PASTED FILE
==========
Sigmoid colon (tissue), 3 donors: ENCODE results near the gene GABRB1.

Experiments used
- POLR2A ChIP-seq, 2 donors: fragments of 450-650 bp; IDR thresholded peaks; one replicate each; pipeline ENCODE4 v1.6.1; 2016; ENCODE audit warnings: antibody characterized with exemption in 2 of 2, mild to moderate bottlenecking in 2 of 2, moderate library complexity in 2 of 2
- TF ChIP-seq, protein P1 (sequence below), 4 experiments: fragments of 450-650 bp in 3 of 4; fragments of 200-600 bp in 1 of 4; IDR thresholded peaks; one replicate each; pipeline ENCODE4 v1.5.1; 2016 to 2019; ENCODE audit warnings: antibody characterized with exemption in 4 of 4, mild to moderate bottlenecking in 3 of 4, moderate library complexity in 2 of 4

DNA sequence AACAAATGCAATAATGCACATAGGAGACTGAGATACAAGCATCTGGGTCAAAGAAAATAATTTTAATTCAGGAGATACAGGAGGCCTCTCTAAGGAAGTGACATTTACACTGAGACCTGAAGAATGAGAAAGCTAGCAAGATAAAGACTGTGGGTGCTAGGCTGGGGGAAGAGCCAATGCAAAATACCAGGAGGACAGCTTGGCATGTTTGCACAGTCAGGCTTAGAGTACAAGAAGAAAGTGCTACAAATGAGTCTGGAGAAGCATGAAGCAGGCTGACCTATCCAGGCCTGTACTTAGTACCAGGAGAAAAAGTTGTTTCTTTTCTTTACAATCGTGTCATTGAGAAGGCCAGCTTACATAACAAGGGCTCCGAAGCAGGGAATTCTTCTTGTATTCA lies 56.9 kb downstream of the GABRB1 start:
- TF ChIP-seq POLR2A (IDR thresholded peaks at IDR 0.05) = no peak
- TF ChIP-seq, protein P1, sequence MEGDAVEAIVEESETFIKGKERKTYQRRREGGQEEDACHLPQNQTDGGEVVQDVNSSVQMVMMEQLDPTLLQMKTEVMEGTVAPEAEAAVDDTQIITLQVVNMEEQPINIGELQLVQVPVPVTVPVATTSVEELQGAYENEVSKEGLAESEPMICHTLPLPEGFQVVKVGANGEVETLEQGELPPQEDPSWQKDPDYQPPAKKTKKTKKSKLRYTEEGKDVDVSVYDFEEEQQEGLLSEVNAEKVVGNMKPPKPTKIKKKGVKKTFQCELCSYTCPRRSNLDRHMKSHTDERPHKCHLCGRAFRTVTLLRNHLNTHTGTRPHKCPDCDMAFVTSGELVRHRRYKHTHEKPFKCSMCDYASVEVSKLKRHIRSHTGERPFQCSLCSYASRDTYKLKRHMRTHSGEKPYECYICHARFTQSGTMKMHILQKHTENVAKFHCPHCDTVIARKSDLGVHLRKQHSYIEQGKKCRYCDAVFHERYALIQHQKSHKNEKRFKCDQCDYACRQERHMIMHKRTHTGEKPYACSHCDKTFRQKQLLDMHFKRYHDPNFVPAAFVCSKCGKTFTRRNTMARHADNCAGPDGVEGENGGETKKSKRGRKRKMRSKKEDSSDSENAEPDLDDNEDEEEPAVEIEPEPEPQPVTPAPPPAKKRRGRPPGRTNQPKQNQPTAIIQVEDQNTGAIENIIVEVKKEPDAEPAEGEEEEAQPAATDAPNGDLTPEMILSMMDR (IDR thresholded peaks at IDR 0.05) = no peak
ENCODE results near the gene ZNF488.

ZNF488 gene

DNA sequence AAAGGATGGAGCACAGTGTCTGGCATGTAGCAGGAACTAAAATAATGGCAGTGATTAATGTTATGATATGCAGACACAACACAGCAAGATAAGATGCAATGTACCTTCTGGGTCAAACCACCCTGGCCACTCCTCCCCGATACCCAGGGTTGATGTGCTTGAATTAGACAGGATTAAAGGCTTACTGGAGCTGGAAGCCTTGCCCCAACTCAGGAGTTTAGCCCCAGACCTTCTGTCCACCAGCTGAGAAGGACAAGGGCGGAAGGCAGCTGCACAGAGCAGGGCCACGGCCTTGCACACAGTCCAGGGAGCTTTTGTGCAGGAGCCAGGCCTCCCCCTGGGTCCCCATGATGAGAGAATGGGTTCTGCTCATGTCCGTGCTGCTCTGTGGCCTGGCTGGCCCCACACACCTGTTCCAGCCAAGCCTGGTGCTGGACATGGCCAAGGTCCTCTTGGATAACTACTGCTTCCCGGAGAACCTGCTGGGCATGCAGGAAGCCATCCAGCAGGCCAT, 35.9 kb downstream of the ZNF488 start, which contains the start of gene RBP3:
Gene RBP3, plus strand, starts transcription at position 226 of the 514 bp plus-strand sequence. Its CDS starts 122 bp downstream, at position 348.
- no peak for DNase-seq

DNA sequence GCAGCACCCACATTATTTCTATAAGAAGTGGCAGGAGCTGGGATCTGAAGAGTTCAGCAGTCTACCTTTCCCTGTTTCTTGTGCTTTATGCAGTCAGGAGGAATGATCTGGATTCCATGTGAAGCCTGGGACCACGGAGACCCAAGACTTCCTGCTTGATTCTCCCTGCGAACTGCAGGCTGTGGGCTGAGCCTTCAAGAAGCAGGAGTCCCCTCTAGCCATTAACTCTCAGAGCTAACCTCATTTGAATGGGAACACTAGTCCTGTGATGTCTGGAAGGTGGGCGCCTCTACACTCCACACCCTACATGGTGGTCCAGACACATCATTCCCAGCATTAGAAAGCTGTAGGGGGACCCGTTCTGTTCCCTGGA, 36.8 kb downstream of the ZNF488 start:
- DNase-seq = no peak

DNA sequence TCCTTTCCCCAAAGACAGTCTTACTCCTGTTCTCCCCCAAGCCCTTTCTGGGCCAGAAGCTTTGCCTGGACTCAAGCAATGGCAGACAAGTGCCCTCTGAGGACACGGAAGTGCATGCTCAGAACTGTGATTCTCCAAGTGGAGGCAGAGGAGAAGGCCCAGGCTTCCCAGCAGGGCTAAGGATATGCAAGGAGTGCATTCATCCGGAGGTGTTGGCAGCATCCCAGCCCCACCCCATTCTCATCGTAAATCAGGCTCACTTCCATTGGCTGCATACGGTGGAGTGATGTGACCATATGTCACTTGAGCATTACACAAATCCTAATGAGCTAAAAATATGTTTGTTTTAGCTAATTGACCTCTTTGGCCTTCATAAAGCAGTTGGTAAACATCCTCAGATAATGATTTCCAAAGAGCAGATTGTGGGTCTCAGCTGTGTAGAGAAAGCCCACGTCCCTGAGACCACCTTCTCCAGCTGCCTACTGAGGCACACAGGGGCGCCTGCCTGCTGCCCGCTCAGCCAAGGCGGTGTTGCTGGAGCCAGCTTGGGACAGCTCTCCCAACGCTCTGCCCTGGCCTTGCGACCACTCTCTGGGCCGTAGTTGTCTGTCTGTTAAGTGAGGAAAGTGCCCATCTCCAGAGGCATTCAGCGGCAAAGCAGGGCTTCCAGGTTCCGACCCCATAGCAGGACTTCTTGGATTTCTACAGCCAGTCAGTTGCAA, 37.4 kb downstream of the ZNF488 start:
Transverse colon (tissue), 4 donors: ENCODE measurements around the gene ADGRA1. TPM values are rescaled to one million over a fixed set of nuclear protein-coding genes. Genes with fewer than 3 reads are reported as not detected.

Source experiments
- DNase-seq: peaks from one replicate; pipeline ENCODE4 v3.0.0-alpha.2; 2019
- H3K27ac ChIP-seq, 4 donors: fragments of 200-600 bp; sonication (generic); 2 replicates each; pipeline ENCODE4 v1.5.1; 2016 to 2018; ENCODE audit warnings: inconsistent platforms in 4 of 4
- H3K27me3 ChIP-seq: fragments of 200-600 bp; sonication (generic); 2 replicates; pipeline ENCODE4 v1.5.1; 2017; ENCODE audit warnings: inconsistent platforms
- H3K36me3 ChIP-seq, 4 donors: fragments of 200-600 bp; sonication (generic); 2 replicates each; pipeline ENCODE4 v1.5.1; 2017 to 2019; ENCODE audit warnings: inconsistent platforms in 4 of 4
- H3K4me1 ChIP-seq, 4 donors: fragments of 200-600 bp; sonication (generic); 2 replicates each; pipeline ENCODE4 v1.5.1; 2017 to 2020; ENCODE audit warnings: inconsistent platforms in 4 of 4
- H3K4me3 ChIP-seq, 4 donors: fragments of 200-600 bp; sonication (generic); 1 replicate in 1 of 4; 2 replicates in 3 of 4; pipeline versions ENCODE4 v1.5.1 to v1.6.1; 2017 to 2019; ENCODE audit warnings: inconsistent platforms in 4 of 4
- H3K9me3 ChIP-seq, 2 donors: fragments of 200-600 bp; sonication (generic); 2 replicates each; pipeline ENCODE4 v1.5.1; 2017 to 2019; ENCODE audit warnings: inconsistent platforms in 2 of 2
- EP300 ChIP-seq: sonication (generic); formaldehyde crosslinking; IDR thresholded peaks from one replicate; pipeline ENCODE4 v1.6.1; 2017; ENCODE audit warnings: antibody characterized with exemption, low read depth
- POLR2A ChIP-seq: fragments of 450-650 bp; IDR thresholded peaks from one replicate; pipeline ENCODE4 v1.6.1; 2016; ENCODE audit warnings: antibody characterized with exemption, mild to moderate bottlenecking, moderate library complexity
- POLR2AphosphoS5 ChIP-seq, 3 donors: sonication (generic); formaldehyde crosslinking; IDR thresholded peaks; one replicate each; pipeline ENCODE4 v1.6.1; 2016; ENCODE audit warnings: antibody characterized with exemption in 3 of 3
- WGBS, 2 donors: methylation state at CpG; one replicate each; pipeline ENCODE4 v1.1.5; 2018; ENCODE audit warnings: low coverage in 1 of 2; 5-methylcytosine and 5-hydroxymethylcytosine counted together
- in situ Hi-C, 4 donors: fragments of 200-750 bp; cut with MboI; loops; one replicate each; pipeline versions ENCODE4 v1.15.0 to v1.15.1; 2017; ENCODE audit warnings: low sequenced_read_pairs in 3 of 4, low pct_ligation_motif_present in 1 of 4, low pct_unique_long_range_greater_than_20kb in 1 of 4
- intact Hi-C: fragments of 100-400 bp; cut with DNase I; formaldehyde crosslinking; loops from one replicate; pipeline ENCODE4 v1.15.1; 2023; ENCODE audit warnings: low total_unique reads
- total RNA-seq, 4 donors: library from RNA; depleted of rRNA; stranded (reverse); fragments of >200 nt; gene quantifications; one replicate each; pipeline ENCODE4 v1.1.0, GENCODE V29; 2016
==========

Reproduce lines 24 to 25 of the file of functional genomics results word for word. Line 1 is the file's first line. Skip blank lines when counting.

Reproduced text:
- H3K9me3 ChIP-seq, 2 donors: fragments of 200-600 bp; sonication (generic); 2 replicates each; pipeline ENCODE4 v1.5.1; 2017 to 2019; ENCODE audit warnings: inconsistent platforms in 2 of 2
- EP300 ChIP-seq: sonication (generic); formaldehyde crosslinking; IDR thresholded peaks from one replicate; pipeline ENCODE4 v1.6.1; 2017; ENCODE audit warnings: antibody characterized with exemption, low read depth